Faced with three separate lawsuits the State of Wisconsin has backed-down from enforcing an incredibly-broad new campaign finance regulation.  If the regulation had been enforced, then conceivably millions of people across the Wisconsin would have had to register with the government for merely mentioning candidates for office.



No, this is not a conspiracy theory post.  Let me repeat that: Millions of people may have had to register with the government for the privilege of mentioning candidates.


Here’s how the scheme was going to work.  Under Wisconsin’s campaign finance statutes (pdf) a group or individual must register with the state if they receive contributions or make “disbursements” of over $25 in a calendar year.  “Disbursements” is further defined as spending on a “communication” for a “political purpose.”  There are some minor exceptions to what constitutes a “disbursement” but it includes spending money on “correspondence” that is reproduced by a machine.  Heard of email?  Yes, your spending on your computer, your smart phone, or your service plan, that enables you to send emails, or set up a webpage (every heard of Facebook?  Twitter?) that are for a “political purpose” would qualify.



But, c’mon!  “Political purpose” and “communication” must be very narrowly-defined, right?  That’s where the State’s new rules come into play.  Under the new revised Governmental Accountability Board (“GAB”) Rule 1.28, (pdf) a “communication” is defined as “any printed advertisement, billboard, handbill, sample ballot, television or radio advertisement, telephone call, e-mail, internet posting, and any other form of communication that may be utilized for a political purpose.”  The new rules further state that “a communication is for a ‘political purpose’ if” the communication is made within 60 days of a general election or 30 days of a primary election and “1. Refers to the personal qualities, character, or fitness of that candidate; 2. Supports or condemns that candidate’s position or stance on issues; or 3. Supports or condemns that candidate’s public record.”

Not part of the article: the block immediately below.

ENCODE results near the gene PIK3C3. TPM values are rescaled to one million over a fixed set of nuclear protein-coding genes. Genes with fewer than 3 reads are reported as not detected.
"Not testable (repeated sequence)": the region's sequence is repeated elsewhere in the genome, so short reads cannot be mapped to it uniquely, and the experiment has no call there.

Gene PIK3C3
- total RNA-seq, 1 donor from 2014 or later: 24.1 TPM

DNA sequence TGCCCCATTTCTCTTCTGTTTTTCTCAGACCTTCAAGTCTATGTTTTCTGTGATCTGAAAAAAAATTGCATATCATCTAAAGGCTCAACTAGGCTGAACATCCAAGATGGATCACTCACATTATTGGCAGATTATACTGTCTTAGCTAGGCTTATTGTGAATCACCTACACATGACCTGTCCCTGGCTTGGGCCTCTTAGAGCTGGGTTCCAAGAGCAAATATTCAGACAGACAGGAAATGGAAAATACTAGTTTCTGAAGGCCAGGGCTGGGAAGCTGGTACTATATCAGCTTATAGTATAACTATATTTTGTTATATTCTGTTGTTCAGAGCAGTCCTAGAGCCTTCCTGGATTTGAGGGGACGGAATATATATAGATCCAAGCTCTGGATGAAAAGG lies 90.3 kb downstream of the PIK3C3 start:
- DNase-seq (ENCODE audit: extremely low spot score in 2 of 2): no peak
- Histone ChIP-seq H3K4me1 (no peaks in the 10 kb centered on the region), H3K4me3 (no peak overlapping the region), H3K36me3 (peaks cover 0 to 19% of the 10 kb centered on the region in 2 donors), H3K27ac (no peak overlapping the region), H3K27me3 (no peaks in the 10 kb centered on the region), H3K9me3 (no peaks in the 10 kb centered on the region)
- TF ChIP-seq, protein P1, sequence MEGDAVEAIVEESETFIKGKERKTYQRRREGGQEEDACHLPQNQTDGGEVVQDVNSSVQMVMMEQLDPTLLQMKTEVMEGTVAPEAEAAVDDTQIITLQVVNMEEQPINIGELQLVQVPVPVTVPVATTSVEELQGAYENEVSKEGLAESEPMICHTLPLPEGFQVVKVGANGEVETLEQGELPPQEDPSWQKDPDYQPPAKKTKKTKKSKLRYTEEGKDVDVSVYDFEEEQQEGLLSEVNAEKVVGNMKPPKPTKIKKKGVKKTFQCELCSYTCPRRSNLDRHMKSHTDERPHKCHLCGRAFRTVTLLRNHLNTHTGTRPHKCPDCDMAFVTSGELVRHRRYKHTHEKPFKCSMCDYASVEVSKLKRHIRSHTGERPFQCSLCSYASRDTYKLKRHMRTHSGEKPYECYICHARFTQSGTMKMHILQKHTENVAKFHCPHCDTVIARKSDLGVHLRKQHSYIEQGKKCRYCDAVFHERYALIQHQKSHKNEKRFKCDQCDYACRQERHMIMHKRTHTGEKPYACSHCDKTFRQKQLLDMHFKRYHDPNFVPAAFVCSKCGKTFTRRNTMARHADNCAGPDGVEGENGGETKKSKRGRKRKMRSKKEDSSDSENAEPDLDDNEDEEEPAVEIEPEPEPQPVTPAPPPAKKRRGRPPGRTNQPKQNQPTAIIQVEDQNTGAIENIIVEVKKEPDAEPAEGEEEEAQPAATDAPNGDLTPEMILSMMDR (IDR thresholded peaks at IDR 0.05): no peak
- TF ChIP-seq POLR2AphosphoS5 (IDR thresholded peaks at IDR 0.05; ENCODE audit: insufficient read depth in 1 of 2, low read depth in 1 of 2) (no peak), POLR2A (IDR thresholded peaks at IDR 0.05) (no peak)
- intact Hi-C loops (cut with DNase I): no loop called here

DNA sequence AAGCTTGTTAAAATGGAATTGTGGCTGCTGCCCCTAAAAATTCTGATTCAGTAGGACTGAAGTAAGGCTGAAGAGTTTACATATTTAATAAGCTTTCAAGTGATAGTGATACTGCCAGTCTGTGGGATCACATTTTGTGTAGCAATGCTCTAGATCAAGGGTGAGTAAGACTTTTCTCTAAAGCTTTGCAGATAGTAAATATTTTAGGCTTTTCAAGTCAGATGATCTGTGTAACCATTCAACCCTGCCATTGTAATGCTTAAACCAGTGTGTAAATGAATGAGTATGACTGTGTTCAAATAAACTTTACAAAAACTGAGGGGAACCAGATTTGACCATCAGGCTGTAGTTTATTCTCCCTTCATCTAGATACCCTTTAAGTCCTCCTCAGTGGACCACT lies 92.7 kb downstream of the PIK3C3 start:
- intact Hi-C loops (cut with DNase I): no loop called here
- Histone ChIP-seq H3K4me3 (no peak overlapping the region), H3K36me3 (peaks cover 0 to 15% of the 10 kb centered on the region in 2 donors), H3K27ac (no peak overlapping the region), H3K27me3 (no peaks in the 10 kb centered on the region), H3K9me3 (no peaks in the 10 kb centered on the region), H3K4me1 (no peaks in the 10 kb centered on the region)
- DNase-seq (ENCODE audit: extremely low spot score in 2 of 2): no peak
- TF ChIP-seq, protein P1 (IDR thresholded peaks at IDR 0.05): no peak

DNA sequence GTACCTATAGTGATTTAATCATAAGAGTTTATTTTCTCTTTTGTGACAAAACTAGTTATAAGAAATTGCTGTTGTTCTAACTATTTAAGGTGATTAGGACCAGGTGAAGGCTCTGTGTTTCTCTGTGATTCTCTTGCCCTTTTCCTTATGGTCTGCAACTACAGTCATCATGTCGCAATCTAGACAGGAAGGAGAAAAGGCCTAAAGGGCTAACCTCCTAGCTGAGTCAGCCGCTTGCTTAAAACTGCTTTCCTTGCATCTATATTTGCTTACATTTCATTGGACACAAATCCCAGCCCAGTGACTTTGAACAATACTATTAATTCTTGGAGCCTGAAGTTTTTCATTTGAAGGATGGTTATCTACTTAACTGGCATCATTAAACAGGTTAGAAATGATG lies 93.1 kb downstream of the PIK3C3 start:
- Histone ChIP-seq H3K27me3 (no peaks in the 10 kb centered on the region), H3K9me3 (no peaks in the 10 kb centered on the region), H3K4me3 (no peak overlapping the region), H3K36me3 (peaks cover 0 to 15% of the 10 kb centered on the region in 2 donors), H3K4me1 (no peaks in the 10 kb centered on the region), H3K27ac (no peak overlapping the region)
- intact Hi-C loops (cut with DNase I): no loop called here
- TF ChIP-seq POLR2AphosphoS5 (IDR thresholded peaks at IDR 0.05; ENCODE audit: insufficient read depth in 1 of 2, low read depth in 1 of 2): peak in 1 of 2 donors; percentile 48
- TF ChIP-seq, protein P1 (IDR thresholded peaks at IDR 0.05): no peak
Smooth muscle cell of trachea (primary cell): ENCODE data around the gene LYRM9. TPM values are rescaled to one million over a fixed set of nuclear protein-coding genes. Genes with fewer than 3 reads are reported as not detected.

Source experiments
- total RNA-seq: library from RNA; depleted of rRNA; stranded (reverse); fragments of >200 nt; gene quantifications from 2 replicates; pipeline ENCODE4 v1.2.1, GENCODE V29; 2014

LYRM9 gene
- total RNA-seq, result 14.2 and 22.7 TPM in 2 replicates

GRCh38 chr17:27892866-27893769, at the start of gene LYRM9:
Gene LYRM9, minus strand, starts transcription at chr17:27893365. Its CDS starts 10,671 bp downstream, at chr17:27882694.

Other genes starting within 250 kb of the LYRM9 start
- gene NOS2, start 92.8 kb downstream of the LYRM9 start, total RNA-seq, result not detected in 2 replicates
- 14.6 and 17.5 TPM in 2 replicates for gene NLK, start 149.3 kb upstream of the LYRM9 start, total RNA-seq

How many of you have ever sent an email or posted on Facebook or to a blog how you feel about a politician?  If within 60 days of a general election or 30 days of a primary you would have to register with the state, establish a separate account at a bank, report all expenditures you make, including within 24 hours if less than 15 days prior to an election, and, among other things, place a disclaimer on all of your communications identifying yourself.  If you made an anonymous post to a blog through a computer and service plan that you pay for you would be violating the law.


Needless to say, in our interconnected age, this could affect every sentient being in Wisconsin.  Posting “Governor Smith is a bum” on Facebook without registering with the state would be illegal.


Note that this would apply even if your speech had nothing to do with an election.  Say you are mad about the state’s management of a park, and want to tell your Facebook friends that a politician has done a lousy job cleaning it up.  If the politician happens to be running for office during the relevant time period you would have to register.


It goes without saying that this new rule is massively unconstitutional.  The Supreme Court has never condoned reporting requirements even close to this.  Further, the new rules go so beyond the laws the legislature has actually passed that the State has admitted the rules were adopted without proper authority.  Therefore, in the lawsuit against it in federal court in the Western District of Wisconsin it has agreed to a permanent injunction against the enforcement of the definition of “communication for a public purpose.”  In return, the plaintiffs are dropping their First Amendment claims.


The regulatory scheme is still a huge burden on speech, however, and it may be that the other two suits continue their claims that the scheme nevertheless violates the First Amendment.


This is another example of why disclosure laws are not costless.  They are pernicious invasions of citizens’ speech and privacy.


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